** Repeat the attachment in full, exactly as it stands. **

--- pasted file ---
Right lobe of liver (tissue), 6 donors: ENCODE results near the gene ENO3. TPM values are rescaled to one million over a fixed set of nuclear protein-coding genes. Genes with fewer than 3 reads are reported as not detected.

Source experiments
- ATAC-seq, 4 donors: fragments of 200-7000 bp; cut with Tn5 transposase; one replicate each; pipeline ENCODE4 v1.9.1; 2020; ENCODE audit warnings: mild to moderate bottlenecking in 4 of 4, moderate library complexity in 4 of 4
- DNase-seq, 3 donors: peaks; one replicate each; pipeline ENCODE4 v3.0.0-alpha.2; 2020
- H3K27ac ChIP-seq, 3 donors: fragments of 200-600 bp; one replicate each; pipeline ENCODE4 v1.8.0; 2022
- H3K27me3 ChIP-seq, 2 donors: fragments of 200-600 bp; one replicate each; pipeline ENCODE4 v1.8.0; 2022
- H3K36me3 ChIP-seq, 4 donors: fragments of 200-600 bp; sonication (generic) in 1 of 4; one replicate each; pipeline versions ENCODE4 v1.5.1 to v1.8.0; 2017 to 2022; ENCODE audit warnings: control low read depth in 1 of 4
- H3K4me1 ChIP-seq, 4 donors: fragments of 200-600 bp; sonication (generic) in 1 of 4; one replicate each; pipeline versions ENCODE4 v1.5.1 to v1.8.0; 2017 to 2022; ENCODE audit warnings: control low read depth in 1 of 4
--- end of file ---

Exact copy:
Right lobe of liver (tissue), 6 donors: ENCODE results near the gene ENO3. TPM values are rescaled to one million over a fixed set of nuclear protein-coding genes. Genes with fewer than 3 reads are reported as not detected.

Source experiments
- ATAC-seq, 4 donors: fragments of 200-7000 bp; cut with Tn5 transposase; one replicate each; pipeline ENCODE4 v1.9.1; 2020; ENCODE audit warnings: mild to moderate bottlenecking in 4 of 4, moderate library complexity in 4 of 4
- DNase-seq, 3 donors: peaks; one replicate each; pipeline ENCODE4 v3.0.0-alpha.2; 2020
- H3K27ac ChIP-seq, 3 donors: fragments of 200-600 bp; one replicate each; pipeline ENCODE4 v1.8.0; 2022
- H3K27me3 ChIP-seq, 2 donors: fragments of 200-600 bp; one replicate each; pipeline ENCODE4 v1.8.0; 2022
- H3K36me3 ChIP-seq, 4 donors: fragments of 200-600 bp; sonication (generic) in 1 of 4; one replicate each; pipeline versions ENCODE4 v1.5.1 to v1.8.0; 2017 to 2022; ENCODE audit warnings: control low read depth in 1 of 4
- H3K4me1 ChIP-seq, 4 donors: fragments of 200-600 bp; sonication (generic) in 1 of 4; one replicate each; pipeline versions ENCODE4 v1.5.1 to v1.8.0; 2017 to 2022; ENCODE audit warnings: control low read depth in 1 of 4